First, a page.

German steelmaker Thyssenkrupp is still running at “over 60%” capacity utilization, reiterating that there is no update on a steel joint venture or sale while talks with undisclosed partners are ongoing, CFO Klaus Keyberg said at a press call Aug. 13.
Thyssenkrupp remained vague on plans for the steel unit, only highlighting that the management would be talking to external partners. Keysberg also did not rule out a complete sale of the unit at during the call on the company’s fiscal third-quarter (April-June) earnings.
“Following weeks of a great deal of speculation, there is still no comment today. We are in talks, keeping our options open,” he said, responding to a question about Thyssenkrupp exiting the steel business entirely by saying: “the options are wide-ranging.”
The sale of the Elevator unit late July has improved Thyssenkrupp’s overall position, but Keysberg highlighted that the much needed cash injection of the sale worth Eur17.2 billion ($20.4 billion) would not last forever and that measures in steel in particular would be “rigorous.”
“Maybe that is a difference to the past — the measures are more detailed,” CFO Klaus Keysberg said.
“We have performed worse than our peers, you have to admit that. Restructuring has been overdue, it should have happened earlier,” Keysberg said.
Thyssenkrupp will carry on with its so-called “20-30” restructuring plan which entails staff cuts and investments to improve the product portfolio and quality.
Slow ramp up in line with customer demand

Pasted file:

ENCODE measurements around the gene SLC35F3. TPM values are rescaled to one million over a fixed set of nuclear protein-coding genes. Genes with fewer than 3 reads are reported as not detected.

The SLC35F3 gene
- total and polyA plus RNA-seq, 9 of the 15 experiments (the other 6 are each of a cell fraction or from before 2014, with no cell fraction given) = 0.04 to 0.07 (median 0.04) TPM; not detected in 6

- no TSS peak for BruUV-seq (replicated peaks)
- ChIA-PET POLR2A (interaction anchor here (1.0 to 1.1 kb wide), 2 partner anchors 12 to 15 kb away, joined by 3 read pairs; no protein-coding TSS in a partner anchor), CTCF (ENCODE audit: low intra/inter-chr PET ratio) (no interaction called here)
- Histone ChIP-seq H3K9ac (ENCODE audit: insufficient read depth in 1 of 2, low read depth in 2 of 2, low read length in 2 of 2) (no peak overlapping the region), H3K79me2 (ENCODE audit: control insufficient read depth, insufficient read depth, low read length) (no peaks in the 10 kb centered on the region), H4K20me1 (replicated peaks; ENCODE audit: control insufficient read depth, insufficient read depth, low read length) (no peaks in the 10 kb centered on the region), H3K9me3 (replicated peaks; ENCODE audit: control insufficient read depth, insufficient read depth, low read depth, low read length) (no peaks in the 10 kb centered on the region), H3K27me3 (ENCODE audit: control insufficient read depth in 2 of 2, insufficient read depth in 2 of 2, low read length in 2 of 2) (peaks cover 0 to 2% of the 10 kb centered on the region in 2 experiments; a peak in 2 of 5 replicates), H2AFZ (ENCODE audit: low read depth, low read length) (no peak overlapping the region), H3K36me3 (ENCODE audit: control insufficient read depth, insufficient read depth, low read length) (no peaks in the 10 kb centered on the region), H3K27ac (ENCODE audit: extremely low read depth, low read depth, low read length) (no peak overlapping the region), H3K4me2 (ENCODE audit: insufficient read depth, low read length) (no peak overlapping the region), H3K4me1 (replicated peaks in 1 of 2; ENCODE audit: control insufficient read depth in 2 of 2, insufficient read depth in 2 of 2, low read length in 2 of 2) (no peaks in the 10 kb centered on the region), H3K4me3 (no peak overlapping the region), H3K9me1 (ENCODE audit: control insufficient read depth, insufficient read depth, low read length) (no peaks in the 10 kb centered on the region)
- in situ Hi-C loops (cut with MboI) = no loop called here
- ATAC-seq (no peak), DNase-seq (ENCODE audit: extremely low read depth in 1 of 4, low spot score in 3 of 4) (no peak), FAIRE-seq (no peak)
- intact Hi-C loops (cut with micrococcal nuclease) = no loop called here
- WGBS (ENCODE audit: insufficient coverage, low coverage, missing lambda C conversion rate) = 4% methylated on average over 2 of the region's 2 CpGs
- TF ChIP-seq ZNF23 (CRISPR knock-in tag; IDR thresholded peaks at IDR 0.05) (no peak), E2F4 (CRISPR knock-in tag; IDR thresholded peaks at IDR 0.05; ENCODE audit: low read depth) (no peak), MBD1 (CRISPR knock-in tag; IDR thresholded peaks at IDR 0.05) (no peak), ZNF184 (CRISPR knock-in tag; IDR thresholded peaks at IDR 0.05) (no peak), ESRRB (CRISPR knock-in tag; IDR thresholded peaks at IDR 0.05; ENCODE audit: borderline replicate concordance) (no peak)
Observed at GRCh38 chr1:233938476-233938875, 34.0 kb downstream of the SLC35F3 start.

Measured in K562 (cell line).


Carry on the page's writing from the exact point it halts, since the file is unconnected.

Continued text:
Current capacity utilization at the steelworks would be “over 60%” and slowly ramping up in line with the automotive industry. The blast furnace at semis producer HKM remains down, but will be restarted while other furnaces would then lower their output — although timing for this had not yet been determined.
Thyssenkrupp will continue to focus on the automotive industry, despite being one of the major reasons the steel unit underperformed, as there are “still long-term growth prospects.”
“Uncertainty is still high. We also don’t know what is going to happen to auto demand next year if buying incentives for consumers stop,” Keysberg said.
Keysberg hinted that a sale of the Materials Business into a JV would be off the table for now, and the unit remaining a core business for the group despite suffering from similar seasonal problems, high fixed costs and structural problems to the steel unit.
Production cuts become visible in Q3
Crude steel production at Thyssenkrupp decreased 26.11% year on year to 1.55 million mt in fiscal Q3, while HKM produced 24.2% less at 458,000 mt. Shipments of cold-rolled material dropped 30.1% to 1.16 million mt, hot-rolled production dipped 39.7% to 637,000 mt.
Italian special steel producer AS Terni produced 176,000 mt of steel in Q3, down from 222,000 mt a year earlier due to a temporary plant closure in April during the national lockdown in Italy.
Order intake in Q3 at the steel unit was down 57% year on year at Eur943,000 with significantly lower volumes across all industries, in particular the auto industry. Materials services also had a major drop in orders of 33% year on year to Eur2.24 million, although slightly mitigated by orders from the plastics industry.
The company expects a 10% increase in shipments for Q4, but also higher raw material prices, describing them as “still insufficient cost base.”
— Laura Varriale